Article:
As always in closing, an excerpt from an authentic one-star
review by a real, live reader:

“He kept saying Robert Jordan. Robert Jordan. Robert Jordan. Quit saying his name over and over again on repeat! Couldn’t he have shortened it to Robert or simply Jordan? Naturally he couldn’t help that it is the same name of a fantasy writer I didn’t particularly like but Holy Crabcakes did he have to keep mentioning it?” – Ernest Hemingway, For Whom the Bell Tolls

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M. Edward McNally is the author of the Norothian Cycle books: The Sable City, Death of a Kingdom, and The Wind from Miilark. He has been writing for twenty of the last thirty years and does not recommend the ten year spell of writer’s block in the middle. Ed is a contributor at Indies Unlimited and tilts at his own windmills over at http://sablecity.wordpress.com/   [subscribe2]

Author: M. Edward McNally

Epic fantasy author M. Edward McNally is a North Carolinian of Irish/Mexican extraction. He has a Masters in English Lit from ISU and Russian/East European History from ASU. He grew up mostly in the Midwest along I-35 northbound (KS, IA, MN), and now resides in the scrub brush surrounding Phoenix AZ, where the scorpions and javelinas play. Learn more about Ed at his blog, and his Amazon author page.

24 thoughts on “Ed’s Casual Friday: On Hero Worship”

  1. Great point…hatred is on the flip side of the love coin. I don't have a favorite writer that would make me sputter and go all teen girl on them….but one of my dear friends is the most amazing writer I know, and the hours we've spent together discussing the world and everything in it has taught me that even those I hold in the highest esteem are just another person trying to get through life.

  2. I think that it's threatening to some people because it really calls into question the future of the publishing industry. No one wants to publish your book? Do it yourself. There's really no true rejection now.

    I've read more than a few horrible indie books, but I sincerely love that this is our reality. I've got 2 or 3…or 4 authors that have climbed my charts of favorite authors to push Stephen King and John Saul out of my top ranking. I never would have read them without their ability to push it themselves.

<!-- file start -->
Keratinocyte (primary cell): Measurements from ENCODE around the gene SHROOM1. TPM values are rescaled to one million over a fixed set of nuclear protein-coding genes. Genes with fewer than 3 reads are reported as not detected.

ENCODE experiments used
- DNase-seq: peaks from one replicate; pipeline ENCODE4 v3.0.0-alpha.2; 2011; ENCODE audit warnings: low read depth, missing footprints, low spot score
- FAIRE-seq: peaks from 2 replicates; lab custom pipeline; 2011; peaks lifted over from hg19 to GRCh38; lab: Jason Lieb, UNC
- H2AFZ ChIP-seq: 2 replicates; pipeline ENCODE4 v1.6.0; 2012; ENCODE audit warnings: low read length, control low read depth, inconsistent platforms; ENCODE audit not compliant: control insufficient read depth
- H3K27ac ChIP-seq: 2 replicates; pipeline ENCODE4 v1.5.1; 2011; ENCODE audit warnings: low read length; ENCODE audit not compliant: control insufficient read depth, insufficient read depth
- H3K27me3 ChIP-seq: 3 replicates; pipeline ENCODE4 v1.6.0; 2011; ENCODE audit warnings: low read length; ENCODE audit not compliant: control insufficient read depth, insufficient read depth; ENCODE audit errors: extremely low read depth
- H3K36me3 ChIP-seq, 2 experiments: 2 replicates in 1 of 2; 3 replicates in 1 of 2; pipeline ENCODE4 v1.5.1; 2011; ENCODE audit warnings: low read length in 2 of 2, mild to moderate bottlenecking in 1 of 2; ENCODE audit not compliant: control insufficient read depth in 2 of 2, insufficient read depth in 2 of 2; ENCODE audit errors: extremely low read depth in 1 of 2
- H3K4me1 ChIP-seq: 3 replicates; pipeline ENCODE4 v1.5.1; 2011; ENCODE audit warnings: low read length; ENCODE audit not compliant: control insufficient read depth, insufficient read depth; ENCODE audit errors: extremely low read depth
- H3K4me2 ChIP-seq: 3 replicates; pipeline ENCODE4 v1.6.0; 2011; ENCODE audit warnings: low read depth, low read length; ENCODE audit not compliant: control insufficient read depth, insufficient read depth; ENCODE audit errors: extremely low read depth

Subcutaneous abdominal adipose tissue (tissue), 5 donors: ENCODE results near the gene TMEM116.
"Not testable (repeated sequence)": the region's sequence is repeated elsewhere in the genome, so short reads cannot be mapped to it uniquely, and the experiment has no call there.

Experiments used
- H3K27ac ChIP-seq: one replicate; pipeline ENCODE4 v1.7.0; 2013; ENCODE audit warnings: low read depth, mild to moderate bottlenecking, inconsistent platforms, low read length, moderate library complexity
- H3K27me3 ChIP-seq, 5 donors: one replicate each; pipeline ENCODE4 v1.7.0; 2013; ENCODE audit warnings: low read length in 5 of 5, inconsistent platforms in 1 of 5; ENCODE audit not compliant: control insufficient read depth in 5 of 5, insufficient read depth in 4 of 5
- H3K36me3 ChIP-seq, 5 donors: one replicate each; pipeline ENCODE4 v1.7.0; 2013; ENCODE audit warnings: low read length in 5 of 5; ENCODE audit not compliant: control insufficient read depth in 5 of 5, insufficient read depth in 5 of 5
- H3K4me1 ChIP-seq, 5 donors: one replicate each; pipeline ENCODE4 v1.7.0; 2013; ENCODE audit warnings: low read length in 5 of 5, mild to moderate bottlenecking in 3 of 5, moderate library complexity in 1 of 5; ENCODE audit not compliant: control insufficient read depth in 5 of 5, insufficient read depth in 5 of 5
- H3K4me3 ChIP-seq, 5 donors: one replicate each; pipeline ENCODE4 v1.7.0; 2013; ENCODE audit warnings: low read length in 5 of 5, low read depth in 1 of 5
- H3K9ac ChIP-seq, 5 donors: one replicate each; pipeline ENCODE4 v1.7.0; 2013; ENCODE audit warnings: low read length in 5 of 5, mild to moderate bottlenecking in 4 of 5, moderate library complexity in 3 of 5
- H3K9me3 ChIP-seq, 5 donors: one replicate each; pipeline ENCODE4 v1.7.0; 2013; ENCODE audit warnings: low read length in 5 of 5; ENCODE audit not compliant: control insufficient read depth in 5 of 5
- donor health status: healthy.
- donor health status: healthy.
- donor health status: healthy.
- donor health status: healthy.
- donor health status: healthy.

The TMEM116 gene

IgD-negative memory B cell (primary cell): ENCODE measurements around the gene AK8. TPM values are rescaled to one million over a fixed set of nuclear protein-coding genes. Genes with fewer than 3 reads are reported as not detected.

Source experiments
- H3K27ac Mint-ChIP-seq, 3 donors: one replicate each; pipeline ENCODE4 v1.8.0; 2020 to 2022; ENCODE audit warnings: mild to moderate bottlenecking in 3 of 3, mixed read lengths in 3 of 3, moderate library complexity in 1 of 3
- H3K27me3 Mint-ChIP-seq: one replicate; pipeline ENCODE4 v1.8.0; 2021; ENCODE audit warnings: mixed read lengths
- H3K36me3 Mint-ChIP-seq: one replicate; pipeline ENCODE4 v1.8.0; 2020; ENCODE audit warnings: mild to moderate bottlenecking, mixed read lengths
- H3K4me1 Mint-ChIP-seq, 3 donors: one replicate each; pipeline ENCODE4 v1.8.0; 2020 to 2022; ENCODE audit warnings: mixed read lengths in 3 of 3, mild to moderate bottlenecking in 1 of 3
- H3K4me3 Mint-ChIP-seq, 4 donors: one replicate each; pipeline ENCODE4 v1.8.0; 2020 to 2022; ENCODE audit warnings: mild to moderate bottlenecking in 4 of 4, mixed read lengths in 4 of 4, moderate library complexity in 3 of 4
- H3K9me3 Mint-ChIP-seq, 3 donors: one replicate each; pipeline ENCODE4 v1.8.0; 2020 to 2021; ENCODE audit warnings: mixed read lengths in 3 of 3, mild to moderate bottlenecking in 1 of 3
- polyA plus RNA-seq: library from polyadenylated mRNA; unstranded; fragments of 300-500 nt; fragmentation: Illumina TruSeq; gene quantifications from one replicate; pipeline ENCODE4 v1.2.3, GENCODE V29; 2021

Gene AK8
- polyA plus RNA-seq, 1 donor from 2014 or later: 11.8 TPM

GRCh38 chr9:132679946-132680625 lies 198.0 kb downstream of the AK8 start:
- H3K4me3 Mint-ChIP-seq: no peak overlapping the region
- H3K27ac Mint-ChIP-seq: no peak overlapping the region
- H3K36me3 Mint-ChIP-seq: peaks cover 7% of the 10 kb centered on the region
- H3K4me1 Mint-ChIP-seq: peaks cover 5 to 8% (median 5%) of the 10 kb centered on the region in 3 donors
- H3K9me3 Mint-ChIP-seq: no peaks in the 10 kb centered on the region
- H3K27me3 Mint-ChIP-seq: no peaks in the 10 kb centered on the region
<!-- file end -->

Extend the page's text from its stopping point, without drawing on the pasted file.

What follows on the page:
So, haters will always be there, but who cares…bring on the books!

  3. Excellent post, Ed. I would only chase Dean Koontz out of the grocery store (or Tom Selleck) but I am an old, desperate woman. Seriously, I have great respect for the Indie authors because they all work really hard and for the most part, turn out great books. I am far from being an author, I just jot down things that I think are funny and put them in a book.

    I self-published a Bible study several years ago and after it came out, I was so proud – then I read it and realized, I no longer believed some of the stuff I wrote and it was in print – no way to change that without spending a fortune. I love being and Indie "writer" for that reason, if you make a mistake, you can upload a new copy and you're good to go again. I am off subject as usual.

    You Indies keep writing, there are people out there who really love you!

    1. That's the thing though, Margaret, you ARE a writer too, by virtue of having written. 🙂 democratization of the process can lead to demystification of the profession, and in my mind that's all good.

  4. Ed, when I'd first heard you'd written an article about hero worship, I thought you were not-so-subtly trying to tell me to quit calling you at three am and to stop leaving dead roses on your doorstep. Whew! I almost plowed my cart into a display of Fritos.